Scientists: Resolve to Protect Yourself from Harassment in 2019
Guest commentary by Lauren Kurtz
The Climate Science Legal Defense Fund (CSLDF) protects the scientific endeavor from anti-science attacks. Since our founding in 2011, we’ve assisted hundreds of scientists with issues ranging from invasive open records requests to death threats.
As part of this work, our staff will be at the American Geophysical Union Fall Meeting from December 10-14, offering free legal services to scientists and leading sessions on how to get involved in the policymaking process and how to be an expert witness.
For those who won’t be at the meeting — and with 2019 around the corner — we put together a list of suggested New Year’s resolutions for scientists. Adopting these best practices will help you reduce your risk of being harassed or attacked.
- Separate personal and professional correspondence and activities.
Do not use professional email accounts for personal emails and vice versa.
Climate scientists and other researchers have been increasingly targeted via misuse of the legal system. Separating personal and professional emails can reduce the likelihood that your personal correspondence will be caught up in legal actions. For example, many publicly-funded scientists have been targeted under open records laws, which only affect records related to government-funded work. Keeping personal and professional correspondence separate helps ensure that your personal communications stay private.
It’s also important to be clear about when you are operating in your personal capacity versus your professional role. If you give an interview, post on a blog, write an op-ed, or sign a petition or open letter, make it obvious if you are speaking for yourself and not as part of your professional role.
In particular, any advocacy or activism that is not done on behalf of your institution should be done on your personal time, on your personal email account and personal devices, and without using your work affiliation (if possible). If you must state your title or employer for identification purposes, clarify that you do not speak on behalf of your institution. This will help to prevent any allegations of misuse of grant funding for non-grant related purposes, and help avoid allegations of employment violations.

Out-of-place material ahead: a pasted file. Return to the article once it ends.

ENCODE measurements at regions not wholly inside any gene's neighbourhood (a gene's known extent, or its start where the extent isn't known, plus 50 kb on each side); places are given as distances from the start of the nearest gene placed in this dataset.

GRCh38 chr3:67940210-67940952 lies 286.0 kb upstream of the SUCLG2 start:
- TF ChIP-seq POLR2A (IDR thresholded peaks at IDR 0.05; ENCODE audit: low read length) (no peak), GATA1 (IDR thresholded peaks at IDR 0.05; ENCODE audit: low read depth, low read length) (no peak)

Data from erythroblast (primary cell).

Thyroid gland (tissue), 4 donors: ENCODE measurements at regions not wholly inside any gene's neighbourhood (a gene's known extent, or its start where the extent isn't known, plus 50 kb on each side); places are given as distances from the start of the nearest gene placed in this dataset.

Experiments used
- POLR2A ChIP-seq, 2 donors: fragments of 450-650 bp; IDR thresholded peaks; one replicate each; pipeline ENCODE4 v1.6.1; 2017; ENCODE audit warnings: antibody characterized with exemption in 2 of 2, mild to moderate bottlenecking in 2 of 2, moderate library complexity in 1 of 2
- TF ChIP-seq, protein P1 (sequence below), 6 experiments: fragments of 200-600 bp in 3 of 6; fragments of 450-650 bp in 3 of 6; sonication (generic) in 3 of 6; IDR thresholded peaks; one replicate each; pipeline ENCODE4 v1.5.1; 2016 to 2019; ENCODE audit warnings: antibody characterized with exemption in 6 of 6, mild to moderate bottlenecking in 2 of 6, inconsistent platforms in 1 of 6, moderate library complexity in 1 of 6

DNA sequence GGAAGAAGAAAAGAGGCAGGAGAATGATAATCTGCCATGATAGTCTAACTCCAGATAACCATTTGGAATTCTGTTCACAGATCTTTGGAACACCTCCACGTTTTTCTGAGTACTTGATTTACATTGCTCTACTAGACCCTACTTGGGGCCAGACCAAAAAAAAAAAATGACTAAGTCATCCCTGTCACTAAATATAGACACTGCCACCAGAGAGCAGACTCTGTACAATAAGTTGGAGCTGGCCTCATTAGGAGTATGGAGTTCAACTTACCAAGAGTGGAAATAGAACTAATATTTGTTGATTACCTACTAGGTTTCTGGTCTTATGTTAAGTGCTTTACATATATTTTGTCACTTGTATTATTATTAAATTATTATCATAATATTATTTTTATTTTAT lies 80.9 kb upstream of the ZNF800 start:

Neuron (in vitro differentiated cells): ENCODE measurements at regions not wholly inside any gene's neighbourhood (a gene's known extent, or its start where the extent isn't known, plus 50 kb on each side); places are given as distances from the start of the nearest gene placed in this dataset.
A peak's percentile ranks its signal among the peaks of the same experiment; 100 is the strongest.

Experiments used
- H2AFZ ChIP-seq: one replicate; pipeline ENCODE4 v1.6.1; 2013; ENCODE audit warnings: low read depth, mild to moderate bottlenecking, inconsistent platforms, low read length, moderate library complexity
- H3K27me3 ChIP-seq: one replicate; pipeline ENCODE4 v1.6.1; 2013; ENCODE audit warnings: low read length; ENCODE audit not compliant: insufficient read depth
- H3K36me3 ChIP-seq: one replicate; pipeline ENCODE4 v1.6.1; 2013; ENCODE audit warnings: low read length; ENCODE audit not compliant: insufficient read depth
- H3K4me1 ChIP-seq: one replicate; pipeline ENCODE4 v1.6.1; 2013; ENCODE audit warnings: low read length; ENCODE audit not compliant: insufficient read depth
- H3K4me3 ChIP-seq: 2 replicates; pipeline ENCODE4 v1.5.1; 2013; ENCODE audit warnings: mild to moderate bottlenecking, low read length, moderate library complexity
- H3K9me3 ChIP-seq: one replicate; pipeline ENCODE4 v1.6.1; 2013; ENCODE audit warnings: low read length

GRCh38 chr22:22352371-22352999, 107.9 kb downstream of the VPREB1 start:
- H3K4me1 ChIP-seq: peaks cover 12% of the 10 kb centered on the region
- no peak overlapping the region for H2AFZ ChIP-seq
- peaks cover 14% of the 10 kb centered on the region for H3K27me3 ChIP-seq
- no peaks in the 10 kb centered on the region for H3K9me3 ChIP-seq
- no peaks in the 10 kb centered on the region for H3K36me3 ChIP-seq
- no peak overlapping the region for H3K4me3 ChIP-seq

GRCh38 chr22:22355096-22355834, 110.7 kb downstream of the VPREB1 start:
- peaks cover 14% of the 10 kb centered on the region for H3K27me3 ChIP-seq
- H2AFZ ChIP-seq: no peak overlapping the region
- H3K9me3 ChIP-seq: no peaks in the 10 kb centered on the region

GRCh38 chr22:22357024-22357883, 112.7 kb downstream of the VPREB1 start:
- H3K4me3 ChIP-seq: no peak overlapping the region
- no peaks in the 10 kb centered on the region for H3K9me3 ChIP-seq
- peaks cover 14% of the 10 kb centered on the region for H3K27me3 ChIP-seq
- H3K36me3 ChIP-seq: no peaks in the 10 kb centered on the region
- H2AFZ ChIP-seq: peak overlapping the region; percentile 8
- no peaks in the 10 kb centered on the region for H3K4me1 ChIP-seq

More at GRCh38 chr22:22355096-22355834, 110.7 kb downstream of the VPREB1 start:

- Know your rights.
In general, the First Amendment limits the government’s ability to suppress speech. It protects public employees who speak (i) in their private capacities, (ii) on their own time, (iii) about matters that concern the public, against improper censure by the government; it does not constrain private employers from disciplining employees for their public speech. (Public employees include federal agency workers, public university professors, and sometimes others who receive government funding.)
To better understand your legal rights, and legal obligations, please visit the resources section of our website, which has a variety of educational materials for scientists. If you would like printed copies of these resources, we’ll have some available at booth 1047 in the AGU Exhibit Hall.
- Call CSLDF if you have a legal question related to your work.
Seek counsel if you’re worried you’re becoming the target of harassment or intimidation (including receiving a legal notice that seems politically motivated), or if you want to better understand the legal landscape as it relates to your work. Your institution likely retains legal counsel that you can contact, but it is important to remember that your institution’s counsel represents the institution’s legal interests, which may differ from your own.
You can always contact CSLDF, where our mission is to provide free legal counsel to scientists targeted as a result of their work. Call us at (646) 801-0853 or email firstname.lastname@example.org.
We look forward to seeing many RealClimate readers at our AGU sessions and booth, and thank you for your continued support of our work.
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